Obama is now repeating the same mistake that Bush made, and which originally made me a supporter of him, but he's gone a step further by straight-up overruling the OLC. It's a horrible, horrible precedent and the ends do not justify the means. Not. At. All.


Coverage of the Stanley Cup Riot has mostly focused on lamenting the foolishness and idiocy of Vancouver's wayward citizens (or, according to some account, visitors who came with the intention of rioting).

But this first-hand account by a cop and these photos/FB screenshots show something else - the potential depravity of the human spirit. I can't tell why these people went and did these things, but it seems like the riot was an "event" for them, a chance for them to try something new and do some really crazy stuff.

I don't think they realize (especially those are posting on FB) how much they hurt others. To them, society must be a bottomless pit of funds or a harmful malignancy that screwed them over. Nonchalance or anger are the only two possibilities that occur to me.

David Brooks is Right

David Brooks is absolutely correct here:
I’ll be writing a lot about the presidential election over the next 16 months, but at the outset I would just like to remark that I’m opining on this whole campaign under protest. I’m registering a protest because for someone of my Hamiltonian/National Greatness perspective, the two parties contesting this election are unusually pathetic. Their programs are unusually unimaginative. Their policies are unusually incommensurate to the problem at hand.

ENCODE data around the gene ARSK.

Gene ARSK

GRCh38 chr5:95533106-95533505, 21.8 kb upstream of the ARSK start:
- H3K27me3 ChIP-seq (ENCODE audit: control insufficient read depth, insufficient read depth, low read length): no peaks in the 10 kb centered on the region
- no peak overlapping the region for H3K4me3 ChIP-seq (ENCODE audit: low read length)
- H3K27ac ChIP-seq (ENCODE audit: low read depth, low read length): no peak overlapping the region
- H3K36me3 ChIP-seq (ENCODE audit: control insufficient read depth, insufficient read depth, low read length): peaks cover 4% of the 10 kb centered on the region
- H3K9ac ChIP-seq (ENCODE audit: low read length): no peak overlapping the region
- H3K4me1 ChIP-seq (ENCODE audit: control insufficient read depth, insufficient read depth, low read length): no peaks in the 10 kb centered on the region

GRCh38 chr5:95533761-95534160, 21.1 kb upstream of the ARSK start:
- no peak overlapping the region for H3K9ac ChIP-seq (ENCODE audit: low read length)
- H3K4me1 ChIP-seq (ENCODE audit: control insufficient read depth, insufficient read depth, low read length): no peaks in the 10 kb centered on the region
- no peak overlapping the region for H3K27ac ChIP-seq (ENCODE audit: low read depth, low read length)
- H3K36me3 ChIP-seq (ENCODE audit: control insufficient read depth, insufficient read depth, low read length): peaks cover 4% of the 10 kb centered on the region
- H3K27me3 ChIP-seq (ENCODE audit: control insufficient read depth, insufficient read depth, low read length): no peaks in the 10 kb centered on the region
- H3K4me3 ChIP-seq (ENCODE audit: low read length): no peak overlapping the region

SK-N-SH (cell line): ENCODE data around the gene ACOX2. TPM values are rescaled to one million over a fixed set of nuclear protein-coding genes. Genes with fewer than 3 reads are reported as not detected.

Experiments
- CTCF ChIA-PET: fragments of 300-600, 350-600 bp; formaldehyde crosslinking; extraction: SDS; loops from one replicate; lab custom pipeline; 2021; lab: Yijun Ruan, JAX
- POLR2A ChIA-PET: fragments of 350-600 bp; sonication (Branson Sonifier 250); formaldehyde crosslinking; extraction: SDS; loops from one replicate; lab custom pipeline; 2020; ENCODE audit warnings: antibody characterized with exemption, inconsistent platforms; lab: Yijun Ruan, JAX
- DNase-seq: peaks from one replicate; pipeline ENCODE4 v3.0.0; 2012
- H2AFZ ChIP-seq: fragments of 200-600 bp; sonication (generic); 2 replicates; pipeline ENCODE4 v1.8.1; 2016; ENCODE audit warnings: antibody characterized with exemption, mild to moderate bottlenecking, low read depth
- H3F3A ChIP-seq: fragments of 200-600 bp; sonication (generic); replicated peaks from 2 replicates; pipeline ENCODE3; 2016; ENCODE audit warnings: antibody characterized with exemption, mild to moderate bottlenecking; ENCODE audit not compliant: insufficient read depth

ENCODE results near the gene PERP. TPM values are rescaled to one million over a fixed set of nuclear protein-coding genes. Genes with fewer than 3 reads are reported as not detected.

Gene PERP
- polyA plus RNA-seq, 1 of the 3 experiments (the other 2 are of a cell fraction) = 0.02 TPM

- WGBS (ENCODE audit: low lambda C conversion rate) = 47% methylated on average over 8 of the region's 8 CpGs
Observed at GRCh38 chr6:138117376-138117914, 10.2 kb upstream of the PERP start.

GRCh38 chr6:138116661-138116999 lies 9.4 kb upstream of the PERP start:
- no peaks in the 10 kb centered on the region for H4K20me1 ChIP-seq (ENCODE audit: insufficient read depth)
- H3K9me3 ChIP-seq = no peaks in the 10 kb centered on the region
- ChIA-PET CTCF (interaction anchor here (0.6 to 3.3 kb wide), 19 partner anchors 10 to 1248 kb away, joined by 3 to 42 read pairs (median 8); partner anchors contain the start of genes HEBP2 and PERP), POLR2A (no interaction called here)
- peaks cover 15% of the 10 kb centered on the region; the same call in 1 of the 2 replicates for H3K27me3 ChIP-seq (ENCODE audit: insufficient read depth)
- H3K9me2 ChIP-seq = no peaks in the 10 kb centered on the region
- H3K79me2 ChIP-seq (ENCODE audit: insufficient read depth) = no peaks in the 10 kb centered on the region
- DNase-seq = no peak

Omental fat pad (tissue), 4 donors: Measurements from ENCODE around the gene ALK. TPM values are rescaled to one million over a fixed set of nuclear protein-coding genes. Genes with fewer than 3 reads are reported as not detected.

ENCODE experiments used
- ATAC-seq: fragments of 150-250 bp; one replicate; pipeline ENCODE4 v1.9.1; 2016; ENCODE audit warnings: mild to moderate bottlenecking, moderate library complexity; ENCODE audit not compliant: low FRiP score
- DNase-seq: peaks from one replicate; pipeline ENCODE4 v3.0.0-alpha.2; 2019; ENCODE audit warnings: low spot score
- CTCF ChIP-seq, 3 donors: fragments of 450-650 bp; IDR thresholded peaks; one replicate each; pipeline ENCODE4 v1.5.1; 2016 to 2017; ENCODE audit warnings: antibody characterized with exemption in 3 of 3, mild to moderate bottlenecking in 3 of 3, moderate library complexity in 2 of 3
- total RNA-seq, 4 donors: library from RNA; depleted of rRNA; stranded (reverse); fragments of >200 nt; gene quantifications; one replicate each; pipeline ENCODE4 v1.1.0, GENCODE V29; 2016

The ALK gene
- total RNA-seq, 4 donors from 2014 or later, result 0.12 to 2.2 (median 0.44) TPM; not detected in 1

This election is about how to avert national decline. All other issues flow from that anxiety.

The election is happening during a downturn in the economic cycle, but the core issue is the accumulation of deeper structural problems that this recession has exposed — unsustainable levels of debt, an inability to generate middle-class incomes, a dysfunctional political system, the steady growth of special-interest sinecures and the gradual loss of national vitality.
Certainly many of these issues can be traced to the various causes of wage inequality, among them skill-bias technical change, and they aren't the government's "fault" in the way the massive deficits from the Bush Tax Cuts are the government's "fault." Moreover, life now is much better than it was a few decades ago in many ways - we have cell phones, open communication, and longer life expectancy. But we could do better - much better.